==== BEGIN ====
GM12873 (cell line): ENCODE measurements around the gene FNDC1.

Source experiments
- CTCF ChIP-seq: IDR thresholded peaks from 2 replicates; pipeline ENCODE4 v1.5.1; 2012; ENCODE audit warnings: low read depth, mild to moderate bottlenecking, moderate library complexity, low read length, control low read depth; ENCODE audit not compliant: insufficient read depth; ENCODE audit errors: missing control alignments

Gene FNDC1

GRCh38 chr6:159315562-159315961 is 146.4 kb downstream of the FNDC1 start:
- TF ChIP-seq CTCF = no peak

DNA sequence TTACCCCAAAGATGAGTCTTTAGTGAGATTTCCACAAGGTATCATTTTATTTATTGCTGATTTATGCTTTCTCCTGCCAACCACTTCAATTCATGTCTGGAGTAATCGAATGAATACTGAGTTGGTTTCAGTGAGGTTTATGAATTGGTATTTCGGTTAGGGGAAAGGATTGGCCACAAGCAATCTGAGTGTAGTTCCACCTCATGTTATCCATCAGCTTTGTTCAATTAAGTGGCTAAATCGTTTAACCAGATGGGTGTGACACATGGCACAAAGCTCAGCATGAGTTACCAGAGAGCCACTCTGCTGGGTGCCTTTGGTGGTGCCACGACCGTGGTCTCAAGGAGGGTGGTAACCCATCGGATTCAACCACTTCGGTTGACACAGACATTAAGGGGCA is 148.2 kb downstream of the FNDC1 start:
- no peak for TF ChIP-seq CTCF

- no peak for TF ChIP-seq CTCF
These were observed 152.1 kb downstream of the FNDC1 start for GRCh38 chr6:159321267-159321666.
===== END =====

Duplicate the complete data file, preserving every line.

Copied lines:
GM12873 (cell line): ENCODE measurements around the gene FNDC1.

Source experiments
- CTCF ChIP-seq: IDR thresholded peaks from 2 replicates; pipeline ENCODE4 v1.5.1; 2012; ENCODE audit warnings: low read depth, mild to moderate bottlenecking, moderate library complexity, low read length, control low read depth; ENCODE audit not compliant: insufficient read depth; ENCODE audit errors: missing control alignments

Gene FNDC1

GRCh38 chr6:159315562-159315961 is 146.4 kb downstream of the FNDC1 start:
- TF ChIP-seq CTCF = no peak

DNA sequence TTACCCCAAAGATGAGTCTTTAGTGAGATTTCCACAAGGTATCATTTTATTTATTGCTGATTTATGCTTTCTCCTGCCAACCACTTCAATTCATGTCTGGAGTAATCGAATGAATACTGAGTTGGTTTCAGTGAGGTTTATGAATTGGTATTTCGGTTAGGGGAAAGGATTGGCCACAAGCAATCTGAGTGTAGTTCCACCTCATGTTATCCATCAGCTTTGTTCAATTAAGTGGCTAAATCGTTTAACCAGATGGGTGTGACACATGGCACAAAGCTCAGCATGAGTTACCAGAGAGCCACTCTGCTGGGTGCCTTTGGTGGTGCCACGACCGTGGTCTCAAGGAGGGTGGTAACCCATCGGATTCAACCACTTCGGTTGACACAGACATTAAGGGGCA is 148.2 kb downstream of the FNDC1 start:
- no peak for TF ChIP-seq CTCF

- no peak for TF ChIP-seq CTCF
These were observed 152.1 kb downstream of the FNDC1 start for GRCh38 chr6:159321267-159321666.